(Saturday, March 24)
Interviewed by “Haykakan Zhamanak,” opposition leader Nikol Pashinian defends his decision in 2015 not to campaign against President Serzh Sarkisian’s controversial constitutional changes that eventually enabled the latter to prolong his rule. Pashinian insists that now is a better time to fight against Sarkisian’s continued rule. “We are capable of organizing a struggle and creating a platform for the people and winning,” he says. “If there is an expression of popular will, it will be easier to effect regime change under the current constitution than the previous one. Why? Because Serzh Sarkisian will not be president during the political processes envisioned by us.”
“Zhamanak” disagrees with Pashinian’s view that the period between the end of Sarkisian’s presidential term on April 9 and his anticipated appointment as prime minister on April 17 represents a unique opportunity for the Armenian opposition to seize power. The paper believes that Pashinian and his Civil Contract party cannot topple the ruling regime on their own. It says they are extremely unlikely to cobble together a broad-based opposition coalition for that purpose. Armenia needs a smooth and lawful transition of power, rather than revolutionary upheavals, it says.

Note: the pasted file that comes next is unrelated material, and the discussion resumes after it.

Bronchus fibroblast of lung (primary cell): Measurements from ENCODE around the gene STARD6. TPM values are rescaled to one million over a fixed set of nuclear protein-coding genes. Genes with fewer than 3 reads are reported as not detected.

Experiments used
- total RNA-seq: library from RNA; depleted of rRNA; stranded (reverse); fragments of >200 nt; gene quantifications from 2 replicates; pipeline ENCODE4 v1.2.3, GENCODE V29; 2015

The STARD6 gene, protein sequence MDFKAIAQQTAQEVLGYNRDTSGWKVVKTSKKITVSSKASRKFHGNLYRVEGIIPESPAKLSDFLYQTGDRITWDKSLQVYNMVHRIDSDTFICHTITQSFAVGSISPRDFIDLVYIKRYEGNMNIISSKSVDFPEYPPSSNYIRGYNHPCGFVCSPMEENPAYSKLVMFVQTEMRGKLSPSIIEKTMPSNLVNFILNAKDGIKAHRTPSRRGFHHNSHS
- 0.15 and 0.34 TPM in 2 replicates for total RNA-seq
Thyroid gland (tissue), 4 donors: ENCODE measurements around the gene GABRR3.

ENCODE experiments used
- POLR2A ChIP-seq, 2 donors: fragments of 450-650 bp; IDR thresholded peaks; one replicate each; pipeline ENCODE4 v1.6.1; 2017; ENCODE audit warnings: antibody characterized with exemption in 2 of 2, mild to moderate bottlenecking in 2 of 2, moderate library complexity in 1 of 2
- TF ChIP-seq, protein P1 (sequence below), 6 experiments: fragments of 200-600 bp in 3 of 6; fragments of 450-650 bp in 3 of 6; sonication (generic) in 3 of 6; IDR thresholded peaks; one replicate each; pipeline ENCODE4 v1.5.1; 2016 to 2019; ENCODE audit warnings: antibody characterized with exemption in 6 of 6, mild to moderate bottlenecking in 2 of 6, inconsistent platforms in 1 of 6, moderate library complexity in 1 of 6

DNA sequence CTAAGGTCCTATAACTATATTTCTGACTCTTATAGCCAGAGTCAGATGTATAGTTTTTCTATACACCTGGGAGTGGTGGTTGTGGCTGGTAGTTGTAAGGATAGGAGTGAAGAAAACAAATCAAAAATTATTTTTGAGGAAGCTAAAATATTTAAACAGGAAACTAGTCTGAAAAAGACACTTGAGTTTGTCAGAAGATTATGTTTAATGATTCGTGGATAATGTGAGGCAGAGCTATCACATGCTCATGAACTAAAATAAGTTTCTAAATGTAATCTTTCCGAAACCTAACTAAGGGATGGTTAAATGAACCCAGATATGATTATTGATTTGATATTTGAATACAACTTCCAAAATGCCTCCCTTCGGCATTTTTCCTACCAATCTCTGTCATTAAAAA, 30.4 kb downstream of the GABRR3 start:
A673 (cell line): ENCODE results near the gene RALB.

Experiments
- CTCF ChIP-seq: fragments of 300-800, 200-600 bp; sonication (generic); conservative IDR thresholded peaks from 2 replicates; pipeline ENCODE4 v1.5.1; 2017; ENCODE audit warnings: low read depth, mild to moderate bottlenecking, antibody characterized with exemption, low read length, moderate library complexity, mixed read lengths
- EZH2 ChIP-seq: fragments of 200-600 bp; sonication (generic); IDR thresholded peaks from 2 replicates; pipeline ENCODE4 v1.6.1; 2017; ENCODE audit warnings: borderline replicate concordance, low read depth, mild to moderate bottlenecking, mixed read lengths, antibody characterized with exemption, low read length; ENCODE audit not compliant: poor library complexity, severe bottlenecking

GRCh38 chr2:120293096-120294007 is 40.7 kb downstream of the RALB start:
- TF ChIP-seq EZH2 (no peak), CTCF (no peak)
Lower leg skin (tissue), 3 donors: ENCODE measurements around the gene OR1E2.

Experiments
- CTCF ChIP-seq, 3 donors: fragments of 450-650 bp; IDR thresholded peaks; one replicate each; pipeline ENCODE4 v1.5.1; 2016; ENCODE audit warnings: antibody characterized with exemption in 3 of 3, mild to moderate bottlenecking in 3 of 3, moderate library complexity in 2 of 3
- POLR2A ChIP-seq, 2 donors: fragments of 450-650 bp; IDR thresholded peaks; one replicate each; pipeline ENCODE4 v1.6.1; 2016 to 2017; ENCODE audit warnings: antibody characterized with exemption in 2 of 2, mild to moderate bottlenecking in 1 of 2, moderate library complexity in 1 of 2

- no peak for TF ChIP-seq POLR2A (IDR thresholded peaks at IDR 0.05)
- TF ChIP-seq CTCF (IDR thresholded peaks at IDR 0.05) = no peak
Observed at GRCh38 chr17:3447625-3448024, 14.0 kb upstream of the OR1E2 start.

A German political analyst, Susan Stewart, tells “168 Zham” that she expects only minor “technical” obstacles to the ratification of the European Union’s Comprehensive and Enhanced Partnership Agreement (CEPA) with Armenia. She also notes that Russia did not react negatively, at least in public, to the signing of the CEPA in November.
“Zhoghovurd” comments on serious problems with the implementation of an ambitious government project to refurbish Armenia’s main highways stretching to the Iranian and Georgian borders. “Right from the beginning it was evident that this project is not cost-effective for Armenia,” writes the paper. “On the contrary, it will mean a waste of financial resources, part of them loans.” It accuses senior government officials of using the project to enrich themselves.